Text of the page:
Using hand-weights is not the only way to tone while walking.
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Walking is an aerobic exercise you can do just about anywhere without the need for a gym membership or exercise equipment. However, you may want to increase the toning effects of walking by adding weights. When walking with weights, take precautions and adhere to certain protocols to avoid injury and effectively firm your body.
Hand Weight Cautions
Holding hand-weights while walking became popular because people believed it would help tone the arms. However, a 2002 study published in the "Journal of Sports Medicine and Physical Fitness" found that holding 3-pound hand weights while doing aerobics burned no more calories and resulted in no more muscle definition than doing the same activity without added weight. In addition, simply holding hand weights while swinging your arms back and forth as you walk can add strain to your joints and put you at risk of injury.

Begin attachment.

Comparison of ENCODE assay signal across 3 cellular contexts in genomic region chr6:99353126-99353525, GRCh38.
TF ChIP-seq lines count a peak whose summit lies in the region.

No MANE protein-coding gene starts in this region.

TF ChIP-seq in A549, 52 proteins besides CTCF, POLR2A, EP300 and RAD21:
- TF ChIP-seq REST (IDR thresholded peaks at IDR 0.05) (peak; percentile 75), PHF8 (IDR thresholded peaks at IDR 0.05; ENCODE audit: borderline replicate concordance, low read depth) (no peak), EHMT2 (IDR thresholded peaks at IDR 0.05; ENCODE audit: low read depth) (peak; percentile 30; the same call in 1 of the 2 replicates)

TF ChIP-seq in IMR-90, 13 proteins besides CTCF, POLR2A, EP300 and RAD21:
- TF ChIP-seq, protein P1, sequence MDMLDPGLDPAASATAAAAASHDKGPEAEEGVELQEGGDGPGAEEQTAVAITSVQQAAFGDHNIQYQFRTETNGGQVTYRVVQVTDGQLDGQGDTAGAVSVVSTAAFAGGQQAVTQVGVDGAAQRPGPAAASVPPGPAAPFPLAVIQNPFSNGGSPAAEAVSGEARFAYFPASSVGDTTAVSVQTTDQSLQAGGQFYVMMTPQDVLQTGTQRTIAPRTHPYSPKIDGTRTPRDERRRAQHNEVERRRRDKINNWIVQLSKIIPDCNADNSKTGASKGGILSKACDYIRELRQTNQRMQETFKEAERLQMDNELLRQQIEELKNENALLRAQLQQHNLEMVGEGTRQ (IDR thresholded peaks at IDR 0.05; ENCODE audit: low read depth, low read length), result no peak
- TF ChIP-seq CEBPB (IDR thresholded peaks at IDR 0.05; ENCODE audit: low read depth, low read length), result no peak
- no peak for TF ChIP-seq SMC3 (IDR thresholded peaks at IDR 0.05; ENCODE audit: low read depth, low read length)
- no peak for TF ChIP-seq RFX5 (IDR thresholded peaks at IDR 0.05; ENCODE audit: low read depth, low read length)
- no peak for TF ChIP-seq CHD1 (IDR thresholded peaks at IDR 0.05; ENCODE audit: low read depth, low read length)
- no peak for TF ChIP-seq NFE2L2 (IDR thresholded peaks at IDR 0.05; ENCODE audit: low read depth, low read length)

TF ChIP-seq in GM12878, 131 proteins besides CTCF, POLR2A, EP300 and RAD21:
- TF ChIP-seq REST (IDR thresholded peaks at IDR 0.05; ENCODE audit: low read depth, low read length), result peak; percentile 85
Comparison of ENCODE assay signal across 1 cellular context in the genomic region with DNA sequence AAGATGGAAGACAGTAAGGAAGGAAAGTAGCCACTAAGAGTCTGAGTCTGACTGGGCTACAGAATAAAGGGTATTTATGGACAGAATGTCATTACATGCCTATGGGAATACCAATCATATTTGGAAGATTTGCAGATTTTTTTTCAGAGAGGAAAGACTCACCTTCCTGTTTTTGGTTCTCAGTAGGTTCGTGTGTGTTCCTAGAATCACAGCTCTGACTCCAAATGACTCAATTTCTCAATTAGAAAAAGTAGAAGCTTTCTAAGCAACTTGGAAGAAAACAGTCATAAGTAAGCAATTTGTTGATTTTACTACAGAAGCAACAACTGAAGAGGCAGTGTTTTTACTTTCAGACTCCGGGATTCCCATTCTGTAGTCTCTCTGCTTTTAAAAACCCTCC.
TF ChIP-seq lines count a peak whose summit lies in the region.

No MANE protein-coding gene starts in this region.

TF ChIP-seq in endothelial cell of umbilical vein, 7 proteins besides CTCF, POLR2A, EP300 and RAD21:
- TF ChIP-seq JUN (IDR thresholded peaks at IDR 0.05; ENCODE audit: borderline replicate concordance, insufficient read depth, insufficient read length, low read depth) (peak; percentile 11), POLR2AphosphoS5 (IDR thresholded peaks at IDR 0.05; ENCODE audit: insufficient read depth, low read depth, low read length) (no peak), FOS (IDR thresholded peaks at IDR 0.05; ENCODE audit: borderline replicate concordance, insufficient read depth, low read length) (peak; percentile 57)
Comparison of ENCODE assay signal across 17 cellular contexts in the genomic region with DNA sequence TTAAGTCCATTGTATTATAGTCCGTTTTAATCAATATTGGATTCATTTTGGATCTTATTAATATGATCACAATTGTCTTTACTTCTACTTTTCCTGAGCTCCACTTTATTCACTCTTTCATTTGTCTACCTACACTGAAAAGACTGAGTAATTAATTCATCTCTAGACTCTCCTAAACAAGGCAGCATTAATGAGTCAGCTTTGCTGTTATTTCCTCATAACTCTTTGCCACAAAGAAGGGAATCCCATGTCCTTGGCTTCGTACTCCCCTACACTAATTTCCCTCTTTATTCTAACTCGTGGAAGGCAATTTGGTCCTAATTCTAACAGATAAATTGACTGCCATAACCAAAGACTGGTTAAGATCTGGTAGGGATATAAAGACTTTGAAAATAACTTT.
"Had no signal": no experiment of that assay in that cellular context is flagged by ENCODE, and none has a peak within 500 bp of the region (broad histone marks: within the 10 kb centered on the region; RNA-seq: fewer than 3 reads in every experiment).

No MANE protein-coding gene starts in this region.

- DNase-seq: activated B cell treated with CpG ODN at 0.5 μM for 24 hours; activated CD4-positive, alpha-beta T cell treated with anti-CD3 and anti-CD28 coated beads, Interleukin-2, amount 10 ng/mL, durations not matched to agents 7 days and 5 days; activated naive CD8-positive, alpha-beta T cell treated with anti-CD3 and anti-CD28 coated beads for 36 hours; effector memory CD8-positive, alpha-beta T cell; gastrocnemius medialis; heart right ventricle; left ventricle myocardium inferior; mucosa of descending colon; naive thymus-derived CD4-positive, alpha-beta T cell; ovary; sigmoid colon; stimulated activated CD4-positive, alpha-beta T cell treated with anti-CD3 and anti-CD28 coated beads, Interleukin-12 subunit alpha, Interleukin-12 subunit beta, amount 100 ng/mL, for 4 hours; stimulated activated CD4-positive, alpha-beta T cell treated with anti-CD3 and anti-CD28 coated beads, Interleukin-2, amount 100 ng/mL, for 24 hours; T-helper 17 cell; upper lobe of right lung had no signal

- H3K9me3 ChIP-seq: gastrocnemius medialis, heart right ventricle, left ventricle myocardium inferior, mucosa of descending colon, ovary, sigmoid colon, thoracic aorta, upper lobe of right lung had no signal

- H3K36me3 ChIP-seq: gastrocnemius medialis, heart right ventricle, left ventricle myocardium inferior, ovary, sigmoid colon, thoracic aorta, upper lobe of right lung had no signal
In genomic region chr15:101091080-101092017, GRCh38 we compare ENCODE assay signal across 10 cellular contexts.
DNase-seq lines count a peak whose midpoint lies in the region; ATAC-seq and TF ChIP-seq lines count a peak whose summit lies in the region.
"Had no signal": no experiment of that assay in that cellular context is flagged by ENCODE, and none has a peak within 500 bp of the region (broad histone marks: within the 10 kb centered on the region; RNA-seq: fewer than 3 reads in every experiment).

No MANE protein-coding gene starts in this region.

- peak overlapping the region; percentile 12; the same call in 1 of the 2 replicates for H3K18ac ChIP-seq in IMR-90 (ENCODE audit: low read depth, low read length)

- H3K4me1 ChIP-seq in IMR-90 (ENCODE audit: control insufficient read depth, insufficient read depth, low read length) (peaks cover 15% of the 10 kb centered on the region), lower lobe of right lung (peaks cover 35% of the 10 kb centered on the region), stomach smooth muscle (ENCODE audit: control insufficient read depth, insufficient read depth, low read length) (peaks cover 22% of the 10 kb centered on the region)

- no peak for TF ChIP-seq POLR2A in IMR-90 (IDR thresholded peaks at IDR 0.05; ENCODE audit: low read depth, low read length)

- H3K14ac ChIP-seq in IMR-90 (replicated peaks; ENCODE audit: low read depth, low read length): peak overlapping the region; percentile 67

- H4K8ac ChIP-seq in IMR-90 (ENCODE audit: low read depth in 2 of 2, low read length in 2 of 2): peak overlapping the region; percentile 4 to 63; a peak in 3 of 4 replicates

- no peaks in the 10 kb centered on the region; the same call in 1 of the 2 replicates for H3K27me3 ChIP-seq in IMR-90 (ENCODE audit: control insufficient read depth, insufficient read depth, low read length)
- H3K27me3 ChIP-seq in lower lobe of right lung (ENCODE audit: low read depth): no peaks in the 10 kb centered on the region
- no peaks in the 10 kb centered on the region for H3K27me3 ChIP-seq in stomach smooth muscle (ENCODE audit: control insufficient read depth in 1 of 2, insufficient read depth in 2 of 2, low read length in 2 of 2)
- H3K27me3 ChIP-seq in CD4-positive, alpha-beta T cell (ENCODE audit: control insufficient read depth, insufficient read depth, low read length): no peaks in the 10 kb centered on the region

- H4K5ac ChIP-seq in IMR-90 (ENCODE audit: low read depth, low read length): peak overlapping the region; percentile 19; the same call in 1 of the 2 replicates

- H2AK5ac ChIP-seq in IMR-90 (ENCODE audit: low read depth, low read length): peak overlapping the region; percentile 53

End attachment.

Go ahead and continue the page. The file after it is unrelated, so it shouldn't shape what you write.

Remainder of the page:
Rather than just holding hand weights as you walk, use them to do dumbbell presses. This will tone your arms without the risk of injury because it eliminates the swinging motion and subsequent strain on the joints. Start by holding light dumbbells in each hand at shoulder-height with your palms facing forward. Extend your arms straight up into the air keeping them parallel to your ears. Lower them back down to the starting position. Keep each movement slow and controlled.
Wearing a weighted vest is another option if you want to add weight to walking. It distributes the extra weight over your upper body and does not add weight to any swinging motion, which could strain your joints. You can do walking lunges while wearing a weighed vest to tone your legs. As you step forward, bend both knees to lower your torso. The deeper you bend, the more you engage your muscles; don't let your knee go beyond your toe or you could place unnecessary strain on your knee. Extend your knees to stand back up and bring your back leg forward so it can lead with the next lunge.
High knees are another exercise you can do while wearing a weighted vest. These can help tone the lifting leg and strengthen the support leg as it carries the weight of your body and the vest. Do these by raising your lead leg high enough with each step that your thigh is parallel to the ground. Control the movement so you can effectively engage each muscle being used.